Her tendency to judge others for their health problems especially rubs me the wrong way because she is twenty pounds overweight, drinks beer, and "doesn't like vegetables". She doesn't eat healthy food. She eats nachos and pizza and fruit and vegetables have never been a part of her life since birth. She forces herself to drink a fruit and veg mixture in the morning. She's in her early sixties. She complains that she has gained weight and is off her exercise routine since Covid (this is true with many people). I wonder why she doesn't have understanding for others -- because she is probably hard on herself?

I come from a line of alcoholics and struggle with my weight at times and sometimes I'm a "mess" -- hair is frizzy or whatever. She makes efforts to be polished and ironed and I she most likely thinks I'm a wreck and have an irresponsible and crazy family.

She also has siblings with autoimmune disease and I want to remind her autoimmune disease is common in patients who have suffered trauma, just as it can be with diabetes and COPD, and other chronic health problems like back pain and obesity, which she blames people for as a moral failing. It's also interesting because I think she's a hypochondriac. She's always dragging her husband to the doctor for minor symptoms for what she thinks are major problems that never turn out to be major. She is always going on about his doctor appointments. She also believes she has a "leaky gut" "hormone issues" and other diagnoses I find questionable but perhaps I am wrong.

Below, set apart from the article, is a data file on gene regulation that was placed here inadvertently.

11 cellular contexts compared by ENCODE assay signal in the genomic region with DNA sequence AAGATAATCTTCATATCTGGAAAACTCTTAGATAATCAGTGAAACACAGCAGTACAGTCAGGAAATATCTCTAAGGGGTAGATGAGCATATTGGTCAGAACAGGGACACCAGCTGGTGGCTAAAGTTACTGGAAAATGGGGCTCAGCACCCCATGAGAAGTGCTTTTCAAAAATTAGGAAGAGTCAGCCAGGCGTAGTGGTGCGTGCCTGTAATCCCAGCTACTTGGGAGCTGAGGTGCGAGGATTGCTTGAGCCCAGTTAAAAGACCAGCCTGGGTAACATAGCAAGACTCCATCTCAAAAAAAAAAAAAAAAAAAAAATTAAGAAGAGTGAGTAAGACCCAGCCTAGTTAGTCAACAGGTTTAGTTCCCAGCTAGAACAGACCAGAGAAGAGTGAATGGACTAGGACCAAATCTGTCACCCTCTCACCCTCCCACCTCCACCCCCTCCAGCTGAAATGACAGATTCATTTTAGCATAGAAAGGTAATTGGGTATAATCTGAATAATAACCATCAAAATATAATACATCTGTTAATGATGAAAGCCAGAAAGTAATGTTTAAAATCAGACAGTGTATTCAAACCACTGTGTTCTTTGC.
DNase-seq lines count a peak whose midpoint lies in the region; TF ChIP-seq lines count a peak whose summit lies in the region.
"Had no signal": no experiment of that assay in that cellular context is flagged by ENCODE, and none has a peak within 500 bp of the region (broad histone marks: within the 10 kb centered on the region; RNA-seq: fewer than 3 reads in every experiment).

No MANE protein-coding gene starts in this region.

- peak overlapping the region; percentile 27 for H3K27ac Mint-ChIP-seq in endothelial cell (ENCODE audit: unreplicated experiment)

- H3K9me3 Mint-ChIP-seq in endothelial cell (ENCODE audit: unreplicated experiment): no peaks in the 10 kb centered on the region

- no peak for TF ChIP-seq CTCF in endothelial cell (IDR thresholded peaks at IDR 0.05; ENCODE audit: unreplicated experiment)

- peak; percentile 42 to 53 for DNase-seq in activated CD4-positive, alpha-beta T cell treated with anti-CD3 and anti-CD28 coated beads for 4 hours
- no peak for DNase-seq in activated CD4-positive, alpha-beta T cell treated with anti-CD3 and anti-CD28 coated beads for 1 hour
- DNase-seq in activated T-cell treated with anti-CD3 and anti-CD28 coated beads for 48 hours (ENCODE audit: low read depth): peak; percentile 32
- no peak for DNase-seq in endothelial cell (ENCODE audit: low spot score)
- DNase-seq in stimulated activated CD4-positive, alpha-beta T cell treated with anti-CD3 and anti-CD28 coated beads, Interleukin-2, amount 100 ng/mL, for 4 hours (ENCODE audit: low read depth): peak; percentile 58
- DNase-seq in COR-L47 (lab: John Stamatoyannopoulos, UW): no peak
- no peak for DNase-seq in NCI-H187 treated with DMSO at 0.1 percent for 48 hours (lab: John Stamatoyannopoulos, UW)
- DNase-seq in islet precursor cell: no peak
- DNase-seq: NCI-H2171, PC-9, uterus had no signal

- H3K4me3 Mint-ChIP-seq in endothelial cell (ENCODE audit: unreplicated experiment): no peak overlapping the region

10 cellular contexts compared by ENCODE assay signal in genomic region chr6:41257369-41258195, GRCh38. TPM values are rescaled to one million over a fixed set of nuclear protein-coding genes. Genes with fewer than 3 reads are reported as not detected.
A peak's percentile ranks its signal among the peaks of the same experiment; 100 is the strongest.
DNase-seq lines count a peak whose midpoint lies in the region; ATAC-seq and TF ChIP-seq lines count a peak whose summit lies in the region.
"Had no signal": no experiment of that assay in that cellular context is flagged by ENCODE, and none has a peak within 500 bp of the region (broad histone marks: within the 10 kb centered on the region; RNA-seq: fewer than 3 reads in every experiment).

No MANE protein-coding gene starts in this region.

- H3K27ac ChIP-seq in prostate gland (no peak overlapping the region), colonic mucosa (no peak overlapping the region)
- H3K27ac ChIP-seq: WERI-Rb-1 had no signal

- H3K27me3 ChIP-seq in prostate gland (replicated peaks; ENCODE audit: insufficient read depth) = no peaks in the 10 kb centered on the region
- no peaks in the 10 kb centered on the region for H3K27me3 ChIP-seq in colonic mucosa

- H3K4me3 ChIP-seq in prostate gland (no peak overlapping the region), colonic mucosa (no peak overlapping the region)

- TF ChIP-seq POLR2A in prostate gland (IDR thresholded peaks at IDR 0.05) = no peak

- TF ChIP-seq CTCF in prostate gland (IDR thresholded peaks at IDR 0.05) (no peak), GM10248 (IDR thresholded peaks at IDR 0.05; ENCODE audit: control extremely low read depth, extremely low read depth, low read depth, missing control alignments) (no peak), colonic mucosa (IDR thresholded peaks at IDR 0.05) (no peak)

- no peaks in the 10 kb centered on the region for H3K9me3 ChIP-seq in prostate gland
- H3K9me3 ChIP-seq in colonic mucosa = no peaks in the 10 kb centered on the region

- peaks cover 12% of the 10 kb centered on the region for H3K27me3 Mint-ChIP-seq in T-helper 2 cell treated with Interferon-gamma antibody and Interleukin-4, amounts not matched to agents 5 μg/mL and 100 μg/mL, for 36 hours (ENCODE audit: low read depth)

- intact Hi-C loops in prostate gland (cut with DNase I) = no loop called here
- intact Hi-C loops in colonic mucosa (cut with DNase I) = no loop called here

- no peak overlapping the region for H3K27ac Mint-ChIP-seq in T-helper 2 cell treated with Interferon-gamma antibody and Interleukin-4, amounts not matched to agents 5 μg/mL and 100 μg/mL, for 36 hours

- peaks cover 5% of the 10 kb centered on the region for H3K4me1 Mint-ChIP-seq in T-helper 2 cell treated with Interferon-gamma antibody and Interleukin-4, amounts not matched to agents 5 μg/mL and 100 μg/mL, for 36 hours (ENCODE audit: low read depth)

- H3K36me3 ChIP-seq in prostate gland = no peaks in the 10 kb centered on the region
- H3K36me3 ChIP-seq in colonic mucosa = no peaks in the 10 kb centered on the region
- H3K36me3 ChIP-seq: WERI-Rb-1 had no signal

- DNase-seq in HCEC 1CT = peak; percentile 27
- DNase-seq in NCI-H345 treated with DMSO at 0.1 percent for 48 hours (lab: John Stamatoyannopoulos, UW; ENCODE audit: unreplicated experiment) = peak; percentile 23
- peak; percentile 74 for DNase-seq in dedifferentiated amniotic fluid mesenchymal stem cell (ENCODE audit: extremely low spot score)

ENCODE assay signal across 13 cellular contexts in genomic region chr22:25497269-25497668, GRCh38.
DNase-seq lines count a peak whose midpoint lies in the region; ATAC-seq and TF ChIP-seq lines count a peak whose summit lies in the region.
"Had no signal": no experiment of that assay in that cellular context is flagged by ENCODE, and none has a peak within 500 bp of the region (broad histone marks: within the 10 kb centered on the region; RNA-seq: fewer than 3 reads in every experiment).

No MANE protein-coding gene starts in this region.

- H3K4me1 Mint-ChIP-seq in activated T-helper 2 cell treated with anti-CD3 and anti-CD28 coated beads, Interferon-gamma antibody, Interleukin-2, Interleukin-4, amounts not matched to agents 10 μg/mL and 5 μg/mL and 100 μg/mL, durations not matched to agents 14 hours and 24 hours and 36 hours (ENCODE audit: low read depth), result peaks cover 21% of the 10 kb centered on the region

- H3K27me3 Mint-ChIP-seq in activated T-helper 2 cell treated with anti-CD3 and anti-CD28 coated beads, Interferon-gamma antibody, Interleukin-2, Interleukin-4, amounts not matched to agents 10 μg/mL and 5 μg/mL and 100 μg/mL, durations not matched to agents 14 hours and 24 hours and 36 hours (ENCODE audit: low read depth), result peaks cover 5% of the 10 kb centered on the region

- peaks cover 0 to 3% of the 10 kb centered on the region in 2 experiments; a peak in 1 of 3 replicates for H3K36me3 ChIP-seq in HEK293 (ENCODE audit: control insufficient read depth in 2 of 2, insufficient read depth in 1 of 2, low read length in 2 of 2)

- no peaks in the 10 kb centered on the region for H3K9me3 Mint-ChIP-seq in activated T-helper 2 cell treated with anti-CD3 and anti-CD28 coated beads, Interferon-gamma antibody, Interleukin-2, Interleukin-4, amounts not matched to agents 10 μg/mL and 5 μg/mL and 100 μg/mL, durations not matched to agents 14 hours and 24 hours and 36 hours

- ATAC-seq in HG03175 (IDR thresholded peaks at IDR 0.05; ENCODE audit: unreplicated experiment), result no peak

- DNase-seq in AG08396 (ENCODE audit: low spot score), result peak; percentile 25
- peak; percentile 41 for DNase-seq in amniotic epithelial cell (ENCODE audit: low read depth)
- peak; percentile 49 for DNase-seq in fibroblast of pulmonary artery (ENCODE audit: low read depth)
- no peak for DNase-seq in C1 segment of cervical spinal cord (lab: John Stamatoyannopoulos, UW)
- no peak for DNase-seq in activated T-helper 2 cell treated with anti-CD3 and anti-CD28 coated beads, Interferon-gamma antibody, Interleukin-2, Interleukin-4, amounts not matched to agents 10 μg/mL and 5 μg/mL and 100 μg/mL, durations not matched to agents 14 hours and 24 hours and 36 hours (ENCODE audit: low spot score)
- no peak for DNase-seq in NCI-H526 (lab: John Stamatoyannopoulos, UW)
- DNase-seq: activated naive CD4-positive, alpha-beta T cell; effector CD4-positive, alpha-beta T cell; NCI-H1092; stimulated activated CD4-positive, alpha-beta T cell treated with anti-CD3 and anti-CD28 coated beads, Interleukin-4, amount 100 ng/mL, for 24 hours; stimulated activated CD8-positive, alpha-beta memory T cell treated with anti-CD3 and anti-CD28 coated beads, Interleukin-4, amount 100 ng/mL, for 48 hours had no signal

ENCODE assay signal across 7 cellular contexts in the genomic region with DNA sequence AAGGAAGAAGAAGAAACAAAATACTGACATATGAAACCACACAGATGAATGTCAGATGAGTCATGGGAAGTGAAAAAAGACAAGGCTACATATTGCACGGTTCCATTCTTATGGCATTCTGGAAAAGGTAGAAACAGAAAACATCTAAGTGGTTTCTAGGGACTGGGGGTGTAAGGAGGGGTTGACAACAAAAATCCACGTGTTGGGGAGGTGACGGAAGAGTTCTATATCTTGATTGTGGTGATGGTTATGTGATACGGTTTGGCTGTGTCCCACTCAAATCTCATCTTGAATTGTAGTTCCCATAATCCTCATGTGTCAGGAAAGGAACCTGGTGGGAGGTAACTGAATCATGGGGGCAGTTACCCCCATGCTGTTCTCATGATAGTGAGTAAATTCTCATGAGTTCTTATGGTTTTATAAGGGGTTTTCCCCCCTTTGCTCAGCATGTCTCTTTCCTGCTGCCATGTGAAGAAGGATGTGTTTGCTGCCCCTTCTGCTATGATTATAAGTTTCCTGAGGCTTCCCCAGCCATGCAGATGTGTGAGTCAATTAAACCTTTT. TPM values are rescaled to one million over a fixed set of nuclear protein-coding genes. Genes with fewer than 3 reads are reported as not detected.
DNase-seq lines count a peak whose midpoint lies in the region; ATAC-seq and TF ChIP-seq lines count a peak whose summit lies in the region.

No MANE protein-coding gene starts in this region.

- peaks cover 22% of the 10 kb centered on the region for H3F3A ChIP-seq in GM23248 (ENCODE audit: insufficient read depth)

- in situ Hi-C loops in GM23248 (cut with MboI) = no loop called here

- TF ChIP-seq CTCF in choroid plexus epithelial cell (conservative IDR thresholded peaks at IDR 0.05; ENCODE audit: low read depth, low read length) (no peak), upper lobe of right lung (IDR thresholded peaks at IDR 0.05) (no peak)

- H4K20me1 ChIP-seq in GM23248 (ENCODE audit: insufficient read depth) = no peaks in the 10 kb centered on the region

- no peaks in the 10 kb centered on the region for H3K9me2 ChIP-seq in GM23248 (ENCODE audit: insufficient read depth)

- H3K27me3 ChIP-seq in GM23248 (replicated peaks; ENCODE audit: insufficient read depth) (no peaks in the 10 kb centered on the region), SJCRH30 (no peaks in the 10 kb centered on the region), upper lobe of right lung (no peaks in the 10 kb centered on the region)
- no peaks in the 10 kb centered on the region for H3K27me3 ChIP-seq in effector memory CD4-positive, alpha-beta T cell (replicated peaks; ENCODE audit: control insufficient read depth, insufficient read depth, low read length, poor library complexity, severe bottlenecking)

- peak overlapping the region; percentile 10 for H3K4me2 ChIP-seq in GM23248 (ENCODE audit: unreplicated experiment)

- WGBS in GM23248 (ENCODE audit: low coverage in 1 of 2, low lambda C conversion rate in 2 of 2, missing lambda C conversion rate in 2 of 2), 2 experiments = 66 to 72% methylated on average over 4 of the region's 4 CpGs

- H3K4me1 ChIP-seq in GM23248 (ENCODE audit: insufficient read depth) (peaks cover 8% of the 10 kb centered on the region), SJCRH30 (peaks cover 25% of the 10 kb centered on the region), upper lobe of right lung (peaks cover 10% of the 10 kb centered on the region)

Also, she loves Trump. Talks about "foreigners" and blames China for "releasing" the virus. This triggers me as well but I tend to be good at avoiding politics.

Because I am so "fragile" and don't talk about politics or anything that I deem to be unpleasant, it changes the dynamic. I notice her effort to be "nicer". I can see that she is tiptoeing around me. I am quiet. I don't like myself for this. I'm afraid my fragility is not helpful or healthy for either of us. We don't have genuine interactions. I wish I could be myself but I'm not going to tell her that I think she's a Neanderthal. I know I'm a hypocrite.

I have a hard time coming up with any topic of conversation because I don't think she deserves my time or thoughts and the topics I want to discuss might cause her to bring up opinions that I think are idiotic or too difficult to talk about honestly. I feel like this is immaturity on my part and mental weakness. I want to be more myself and not care what she thinks.

Occasionally, I can go beyond and have understanding of why she is the way she is and be more myself. Sometimes I think nobody is perfect and she wants my friendship and I shouldn't be so shut down. I don't want her as a friend. We have nothing in common apart from work but I would like to be less quiet and less triggered.

She seems to really like me. She nominated me for an award at work (I was not happy about this. It was our first year of working together. She didn't know me and I have a hard time with stuff like this). She thinks I'm nice. She often tells me "You're so kind to the patients. You're so nice. I don't know how you do it every day. I couldn't do it." "It's a gift." I'm thinking it's basic human decency. It's not a chore to be professional and kind to patients.

How can I be more myself and more mature around this person who I feel triggered by? How would you deal with this kind of person who is flawed (aren't we all) in a more genuine way?
posted by anonymous to Human Relations (11 answers total) 5 users marked this as a favorite